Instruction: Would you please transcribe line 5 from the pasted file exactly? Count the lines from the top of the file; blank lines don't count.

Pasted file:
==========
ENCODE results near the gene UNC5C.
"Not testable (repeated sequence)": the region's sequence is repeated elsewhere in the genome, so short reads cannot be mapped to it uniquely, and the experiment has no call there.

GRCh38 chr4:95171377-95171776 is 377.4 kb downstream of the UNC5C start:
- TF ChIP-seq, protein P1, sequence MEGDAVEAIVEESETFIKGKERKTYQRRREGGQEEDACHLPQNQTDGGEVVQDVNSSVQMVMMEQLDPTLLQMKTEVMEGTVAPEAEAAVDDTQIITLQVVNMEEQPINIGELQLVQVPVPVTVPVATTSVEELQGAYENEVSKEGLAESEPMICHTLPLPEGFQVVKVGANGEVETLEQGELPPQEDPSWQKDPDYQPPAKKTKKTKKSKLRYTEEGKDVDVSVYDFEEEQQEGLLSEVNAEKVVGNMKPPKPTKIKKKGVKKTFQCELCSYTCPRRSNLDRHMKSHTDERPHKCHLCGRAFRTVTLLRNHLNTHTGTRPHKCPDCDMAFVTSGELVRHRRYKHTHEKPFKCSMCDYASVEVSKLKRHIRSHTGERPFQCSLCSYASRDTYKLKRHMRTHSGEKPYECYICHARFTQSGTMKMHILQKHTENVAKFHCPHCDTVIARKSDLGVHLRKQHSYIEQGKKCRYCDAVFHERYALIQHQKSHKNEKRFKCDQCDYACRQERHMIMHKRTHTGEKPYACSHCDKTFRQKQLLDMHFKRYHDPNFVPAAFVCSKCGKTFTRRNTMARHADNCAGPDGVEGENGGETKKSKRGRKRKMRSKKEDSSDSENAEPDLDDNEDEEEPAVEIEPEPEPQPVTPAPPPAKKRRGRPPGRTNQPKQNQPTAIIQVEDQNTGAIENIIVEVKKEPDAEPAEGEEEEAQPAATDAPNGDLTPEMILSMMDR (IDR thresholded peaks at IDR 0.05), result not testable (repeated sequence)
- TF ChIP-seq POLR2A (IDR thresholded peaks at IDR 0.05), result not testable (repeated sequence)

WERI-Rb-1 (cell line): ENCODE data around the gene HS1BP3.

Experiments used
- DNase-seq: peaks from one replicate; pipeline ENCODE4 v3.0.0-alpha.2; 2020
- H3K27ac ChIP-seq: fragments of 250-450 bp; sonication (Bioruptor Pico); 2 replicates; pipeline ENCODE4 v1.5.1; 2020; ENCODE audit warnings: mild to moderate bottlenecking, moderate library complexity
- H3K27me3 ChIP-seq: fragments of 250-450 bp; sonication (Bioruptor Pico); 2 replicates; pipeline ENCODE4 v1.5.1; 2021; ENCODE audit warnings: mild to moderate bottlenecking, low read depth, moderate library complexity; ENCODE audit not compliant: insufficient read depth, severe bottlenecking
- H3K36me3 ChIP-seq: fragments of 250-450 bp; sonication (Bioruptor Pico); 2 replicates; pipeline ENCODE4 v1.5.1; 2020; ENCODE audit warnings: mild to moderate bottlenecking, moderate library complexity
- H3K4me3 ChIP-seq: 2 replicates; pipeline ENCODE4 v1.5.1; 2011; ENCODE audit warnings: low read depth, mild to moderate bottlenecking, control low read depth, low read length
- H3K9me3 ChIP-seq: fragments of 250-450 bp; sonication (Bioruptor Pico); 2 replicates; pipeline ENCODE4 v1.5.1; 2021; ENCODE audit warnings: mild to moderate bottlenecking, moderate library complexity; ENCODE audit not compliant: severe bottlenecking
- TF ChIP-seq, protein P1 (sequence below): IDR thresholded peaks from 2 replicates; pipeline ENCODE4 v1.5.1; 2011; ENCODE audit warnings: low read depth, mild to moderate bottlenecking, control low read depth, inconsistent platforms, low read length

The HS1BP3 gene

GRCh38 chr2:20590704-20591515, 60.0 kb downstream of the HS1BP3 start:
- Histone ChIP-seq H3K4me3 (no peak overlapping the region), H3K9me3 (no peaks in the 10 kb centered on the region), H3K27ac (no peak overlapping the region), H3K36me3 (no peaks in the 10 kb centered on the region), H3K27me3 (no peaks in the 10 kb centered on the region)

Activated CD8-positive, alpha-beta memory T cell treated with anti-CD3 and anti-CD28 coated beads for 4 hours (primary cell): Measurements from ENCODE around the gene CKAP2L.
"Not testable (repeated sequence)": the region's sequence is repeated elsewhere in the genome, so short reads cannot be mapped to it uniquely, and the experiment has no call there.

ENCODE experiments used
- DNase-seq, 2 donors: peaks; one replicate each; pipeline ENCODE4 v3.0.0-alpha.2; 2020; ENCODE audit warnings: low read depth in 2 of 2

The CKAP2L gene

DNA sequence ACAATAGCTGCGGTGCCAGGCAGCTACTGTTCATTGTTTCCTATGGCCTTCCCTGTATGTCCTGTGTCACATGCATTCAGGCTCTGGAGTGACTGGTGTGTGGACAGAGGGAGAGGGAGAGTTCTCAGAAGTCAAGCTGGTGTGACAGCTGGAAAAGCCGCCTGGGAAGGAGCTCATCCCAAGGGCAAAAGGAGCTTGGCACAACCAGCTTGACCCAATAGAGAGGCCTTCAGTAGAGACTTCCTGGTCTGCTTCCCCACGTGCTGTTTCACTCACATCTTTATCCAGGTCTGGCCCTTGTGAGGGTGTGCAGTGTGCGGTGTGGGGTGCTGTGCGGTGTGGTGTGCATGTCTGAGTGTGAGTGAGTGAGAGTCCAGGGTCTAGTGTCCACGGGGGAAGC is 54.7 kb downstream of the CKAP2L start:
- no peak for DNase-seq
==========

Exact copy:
- TF ChIP-seq POLR2A (IDR thresholded peaks at IDR 0.05), result not testable (repeated sequence)